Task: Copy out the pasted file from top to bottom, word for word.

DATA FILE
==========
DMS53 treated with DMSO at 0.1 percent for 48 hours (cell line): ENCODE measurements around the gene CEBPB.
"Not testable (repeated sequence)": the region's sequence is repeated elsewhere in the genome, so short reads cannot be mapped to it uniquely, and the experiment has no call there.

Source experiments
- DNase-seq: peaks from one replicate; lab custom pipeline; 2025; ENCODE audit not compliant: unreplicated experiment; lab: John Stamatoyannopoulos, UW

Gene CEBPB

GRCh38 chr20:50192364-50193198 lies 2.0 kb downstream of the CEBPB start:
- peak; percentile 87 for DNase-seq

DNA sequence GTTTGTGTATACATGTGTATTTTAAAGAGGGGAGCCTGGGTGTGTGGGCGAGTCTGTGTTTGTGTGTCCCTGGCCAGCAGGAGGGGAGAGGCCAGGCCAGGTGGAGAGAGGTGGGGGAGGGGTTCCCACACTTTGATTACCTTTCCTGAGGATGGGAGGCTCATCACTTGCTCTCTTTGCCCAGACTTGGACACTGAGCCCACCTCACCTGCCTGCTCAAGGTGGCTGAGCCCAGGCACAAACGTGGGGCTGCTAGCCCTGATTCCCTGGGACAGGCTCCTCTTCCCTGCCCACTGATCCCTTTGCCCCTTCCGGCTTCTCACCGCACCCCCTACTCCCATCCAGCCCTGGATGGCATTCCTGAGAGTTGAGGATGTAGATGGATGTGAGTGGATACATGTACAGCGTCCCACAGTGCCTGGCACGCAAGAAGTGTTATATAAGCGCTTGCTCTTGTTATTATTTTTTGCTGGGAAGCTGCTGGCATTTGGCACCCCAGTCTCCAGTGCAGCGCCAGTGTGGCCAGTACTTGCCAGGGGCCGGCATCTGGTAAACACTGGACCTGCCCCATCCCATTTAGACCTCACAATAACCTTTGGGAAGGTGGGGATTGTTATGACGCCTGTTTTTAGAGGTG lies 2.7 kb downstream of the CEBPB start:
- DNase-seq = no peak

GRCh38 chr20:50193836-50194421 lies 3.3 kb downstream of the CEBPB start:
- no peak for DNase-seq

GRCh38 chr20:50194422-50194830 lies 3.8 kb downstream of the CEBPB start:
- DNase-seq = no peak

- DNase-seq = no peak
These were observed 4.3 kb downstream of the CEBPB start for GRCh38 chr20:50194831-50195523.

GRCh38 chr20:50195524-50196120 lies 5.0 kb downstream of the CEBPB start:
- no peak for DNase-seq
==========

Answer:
DMS53 treated with DMSO at 0.1 percent for 48 hours (cell line): ENCODE measurements around the gene CEBPB.
"Not testable (repeated sequence)": the region's sequence is repeated elsewhere in the genome, so short reads cannot be mapped to it uniquely, and the experiment has no call there.

Source experiments
- DNase-seq: peaks from one replicate; lab custom pipeline; 2025; ENCODE audit not compliant: unreplicated experiment; lab: John Stamatoyannopoulos, UW

Gene CEBPB

GRCh38 chr20:50192364-50193198 lies 2.0 kb downstream of the CEBPB start:
- peak; percentile 87 for DNase-seq

DNA sequence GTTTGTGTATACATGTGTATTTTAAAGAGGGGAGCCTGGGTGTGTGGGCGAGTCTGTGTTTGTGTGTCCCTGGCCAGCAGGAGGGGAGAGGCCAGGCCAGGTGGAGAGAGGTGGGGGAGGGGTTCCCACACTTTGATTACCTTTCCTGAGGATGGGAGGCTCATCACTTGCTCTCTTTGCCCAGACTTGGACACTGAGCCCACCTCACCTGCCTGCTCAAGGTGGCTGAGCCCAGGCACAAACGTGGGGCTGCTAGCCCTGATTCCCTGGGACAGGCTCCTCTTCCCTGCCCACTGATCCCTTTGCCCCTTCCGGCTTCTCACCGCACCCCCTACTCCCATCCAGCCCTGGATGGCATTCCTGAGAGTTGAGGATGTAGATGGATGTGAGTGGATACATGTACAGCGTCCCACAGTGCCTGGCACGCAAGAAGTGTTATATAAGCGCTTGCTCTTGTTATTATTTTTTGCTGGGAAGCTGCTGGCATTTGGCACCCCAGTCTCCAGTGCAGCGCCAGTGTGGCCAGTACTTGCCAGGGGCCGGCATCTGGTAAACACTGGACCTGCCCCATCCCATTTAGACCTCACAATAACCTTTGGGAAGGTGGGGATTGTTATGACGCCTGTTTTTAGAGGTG lies 2.7 kb downstream of the CEBPB start:
- DNase-seq = no peak

GRCh38 chr20:50193836-50194421 lies 3.3 kb downstream of the CEBPB start:
- no peak for DNase-seq

GRCh38 chr20:50194422-50194830 lies 3.8 kb downstream of the CEBPB start:
- DNase-seq = no peak

- DNase-seq = no peak
These were observed 4.3 kb downstream of the CEBPB start for GRCh38 chr20:50194831-50195523.

GRCh38 chr20:50195524-50196120 lies 5.0 kb downstream of the CEBPB start:
- no peak for DNase-seq